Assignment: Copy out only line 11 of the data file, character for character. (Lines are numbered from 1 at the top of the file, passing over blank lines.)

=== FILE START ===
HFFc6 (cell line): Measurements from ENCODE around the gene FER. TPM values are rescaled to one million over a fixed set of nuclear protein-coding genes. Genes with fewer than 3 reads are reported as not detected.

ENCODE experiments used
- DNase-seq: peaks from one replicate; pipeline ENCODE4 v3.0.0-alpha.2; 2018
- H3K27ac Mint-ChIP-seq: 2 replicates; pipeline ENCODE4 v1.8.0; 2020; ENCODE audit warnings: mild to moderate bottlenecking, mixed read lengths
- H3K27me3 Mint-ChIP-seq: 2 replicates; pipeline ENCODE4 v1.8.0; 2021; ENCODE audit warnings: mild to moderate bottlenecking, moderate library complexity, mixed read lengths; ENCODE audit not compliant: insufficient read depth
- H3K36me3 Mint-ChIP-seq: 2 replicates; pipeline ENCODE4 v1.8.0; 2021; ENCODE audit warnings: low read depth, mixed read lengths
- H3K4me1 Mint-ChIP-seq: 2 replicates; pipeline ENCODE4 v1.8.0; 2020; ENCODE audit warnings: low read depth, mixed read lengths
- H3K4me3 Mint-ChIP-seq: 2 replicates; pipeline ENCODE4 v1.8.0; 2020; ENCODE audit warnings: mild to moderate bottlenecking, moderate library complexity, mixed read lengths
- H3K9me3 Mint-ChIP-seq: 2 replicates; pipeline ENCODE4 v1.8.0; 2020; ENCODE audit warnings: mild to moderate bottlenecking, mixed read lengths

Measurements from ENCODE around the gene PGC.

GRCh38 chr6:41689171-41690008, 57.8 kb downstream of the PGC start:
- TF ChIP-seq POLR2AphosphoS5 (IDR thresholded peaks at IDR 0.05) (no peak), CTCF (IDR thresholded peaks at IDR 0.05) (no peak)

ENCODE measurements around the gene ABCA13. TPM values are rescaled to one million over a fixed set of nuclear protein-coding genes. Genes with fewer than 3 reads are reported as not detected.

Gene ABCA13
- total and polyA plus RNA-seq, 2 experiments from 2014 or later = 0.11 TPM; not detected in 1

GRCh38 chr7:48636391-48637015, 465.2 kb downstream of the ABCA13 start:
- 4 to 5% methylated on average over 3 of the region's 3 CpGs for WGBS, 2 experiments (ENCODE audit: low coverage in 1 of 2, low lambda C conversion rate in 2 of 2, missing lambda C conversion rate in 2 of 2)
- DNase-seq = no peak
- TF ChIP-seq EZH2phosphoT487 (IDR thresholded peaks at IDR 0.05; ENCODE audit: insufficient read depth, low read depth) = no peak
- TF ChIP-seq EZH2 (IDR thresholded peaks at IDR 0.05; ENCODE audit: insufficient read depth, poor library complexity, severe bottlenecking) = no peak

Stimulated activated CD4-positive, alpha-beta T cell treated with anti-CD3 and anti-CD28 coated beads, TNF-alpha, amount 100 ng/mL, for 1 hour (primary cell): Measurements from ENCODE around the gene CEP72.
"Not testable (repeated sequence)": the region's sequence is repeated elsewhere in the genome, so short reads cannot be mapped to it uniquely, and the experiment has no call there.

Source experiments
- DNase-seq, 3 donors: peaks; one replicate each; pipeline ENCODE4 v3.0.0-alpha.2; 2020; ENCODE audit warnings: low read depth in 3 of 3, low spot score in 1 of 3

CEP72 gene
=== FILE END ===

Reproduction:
GRCh38 chr6:41689171-41690008, 57.8 kb downstream of the PGC start: